Thu, 8 Dec. 2011 - 6:16 p.m. MT
Credit: ARA Staff - American Running Association
With all the confusing dietary information available these days, it’s helpful from time to time to get back to a few nutritional basics. Here we look at types of fat, and examine the role of each in our daily quests for healthier eating.
Carbohydrates, proteins, and fats supply 100% of the energy we absorb from food. They are interchangeable in terms of the type of energy each supplies—but fats have over double the energy content: nine calories per gram versus four for proteins and carbohydrates. And they very much differ in how quickly they supply that energy: carbohydrates are the quickest, and fats are the slowest. Because fat is the most energy-efficient form of food, the body stores excess energy as fat. An excess of only 200 calories a day for 10 days will result in a weight gain of nearly half a pound, mostly as fat. This fat is stored in the abdomen and under the skin—but also within blood vessels and organs, where it blocks blood flow with often devastating results. The positive side of this is that a small reduction in fat saves far more calories than the same reduction in carbs or protein, and therefore might be viewed as a shortcut to weight loss. Of course, the main reason to reduce fat in your diet remains to lower cholesterol, the artery-clogging substance used to move fatty acids around the body.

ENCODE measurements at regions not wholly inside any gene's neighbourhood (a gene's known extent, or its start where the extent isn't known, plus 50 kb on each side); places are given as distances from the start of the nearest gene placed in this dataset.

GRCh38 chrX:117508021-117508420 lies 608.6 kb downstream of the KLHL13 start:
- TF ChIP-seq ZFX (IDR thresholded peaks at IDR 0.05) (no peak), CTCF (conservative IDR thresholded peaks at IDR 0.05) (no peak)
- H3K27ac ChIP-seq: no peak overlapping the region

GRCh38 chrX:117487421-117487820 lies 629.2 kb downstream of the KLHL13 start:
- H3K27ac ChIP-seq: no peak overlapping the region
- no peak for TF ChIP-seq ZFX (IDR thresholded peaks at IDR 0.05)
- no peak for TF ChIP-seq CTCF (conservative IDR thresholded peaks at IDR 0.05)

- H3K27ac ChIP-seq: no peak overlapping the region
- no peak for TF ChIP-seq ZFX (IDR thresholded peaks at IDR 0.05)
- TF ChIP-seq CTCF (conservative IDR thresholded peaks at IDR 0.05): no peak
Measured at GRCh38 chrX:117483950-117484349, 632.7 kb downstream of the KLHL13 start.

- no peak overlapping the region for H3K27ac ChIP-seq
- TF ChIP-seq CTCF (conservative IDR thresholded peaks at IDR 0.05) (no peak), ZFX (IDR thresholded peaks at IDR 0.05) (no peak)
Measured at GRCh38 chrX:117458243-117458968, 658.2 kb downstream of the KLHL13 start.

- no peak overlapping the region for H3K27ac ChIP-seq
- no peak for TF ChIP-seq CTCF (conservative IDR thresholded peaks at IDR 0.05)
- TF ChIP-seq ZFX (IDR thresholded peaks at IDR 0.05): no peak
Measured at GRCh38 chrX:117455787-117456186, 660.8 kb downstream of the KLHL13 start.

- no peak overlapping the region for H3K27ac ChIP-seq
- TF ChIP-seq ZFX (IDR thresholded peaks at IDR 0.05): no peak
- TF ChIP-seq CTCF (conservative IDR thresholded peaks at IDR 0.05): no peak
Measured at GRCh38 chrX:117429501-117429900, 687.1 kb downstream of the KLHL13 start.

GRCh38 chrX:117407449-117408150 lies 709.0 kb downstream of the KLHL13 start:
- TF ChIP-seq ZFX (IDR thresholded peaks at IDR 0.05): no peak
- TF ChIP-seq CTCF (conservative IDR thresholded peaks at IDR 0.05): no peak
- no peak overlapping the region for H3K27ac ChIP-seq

It’s widely understood that not all fats are bad. Still, this can sometimes be hard to remember when we, say, pick up a can of cashews in the supermarket and read with concern that there are 14 grams of fat in a one-ounce serving. Matters are further complicated when it turns out some of this fat is “bad fat”; the nuts were not dry-roasted but cooked in cottonseed oil. So what should we look for if we want to reduce bad fats and increase good ones in our diets?
Monounsaturated fat is the fat we refer to as “good fat.” It is found in foods like canola oil, dry nuts, and avocado. Up to 20% of one’s total calories can come from this type of fat. There’s evidence that this fat can contribute to weight loss and lower LDL (“bad”) cholesterol.
Polyunsaturated fat, which is found, among many other foods, in salmon, tuna, and mackerel, is the next-best fat. Up to 10% of our caloric intake can come from this type of fat. In our cashew example, nearly 10 of the 14 fat grams in a serving come from unsaturated fats (and mostly monounsaturated). Now the nuts are starting to look like a healthy snack.
Trans fat, which the FDA now requires manufacturers to list in the Nutrition Facts section of their products, was once thought to be okay but now is clearly recognized as an artificial food product to be avoided. These are the fats in many processed foods, as well as sweets like cookies and cakes. They are created when hydrogen is added to unsaturated oils to produce a solid fat. Ingredients like “partially hydrogenated vegetable oil” indicate the presence of trans fat and should send off warning signals that the product is not a healthy choice. (See “Fighting the Food Fight” in this issue.)